Past research has indicated that white blood cells with lower-than-normal levels of cholesterol are unable to be infected by HIV. Knowing that the protective coat that surrounds an HIV virion also happens to contain cholesterol, a team at Johns Hopkins decided to explore the inverse of what was previously known: they wanted to see if altering the amount of cholesterol in an HIV virion would then prevent it from being able to infect host cells.
Normally, HIV infections produce an overwhelming immune response that leads to system shut down. HIV cells with altered levels of cholesteral initiated a normal immune response, however, allowing the immune system to more effectively detect and combat HIV.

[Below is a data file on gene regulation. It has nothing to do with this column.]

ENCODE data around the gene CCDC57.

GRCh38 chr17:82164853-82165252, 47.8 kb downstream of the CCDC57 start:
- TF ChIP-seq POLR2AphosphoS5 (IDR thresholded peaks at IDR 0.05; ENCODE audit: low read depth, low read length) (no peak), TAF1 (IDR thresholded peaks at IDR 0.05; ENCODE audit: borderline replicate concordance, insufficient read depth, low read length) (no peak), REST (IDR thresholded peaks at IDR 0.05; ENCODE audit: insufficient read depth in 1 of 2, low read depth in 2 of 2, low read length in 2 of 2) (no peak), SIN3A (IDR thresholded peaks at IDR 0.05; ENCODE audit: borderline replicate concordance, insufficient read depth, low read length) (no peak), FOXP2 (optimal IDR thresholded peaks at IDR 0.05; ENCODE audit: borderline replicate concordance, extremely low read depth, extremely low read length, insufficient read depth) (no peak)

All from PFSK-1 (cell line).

This discovery probably can’t provide much in terms of a solution for people whose immune systems are already dealing with the effects of HIV, but, as the article concludes, it could help people who are newly infected with HIV better detect and successfully fight the virus before it wreaks havoc on their immune system. Three cheers for prevention efforts.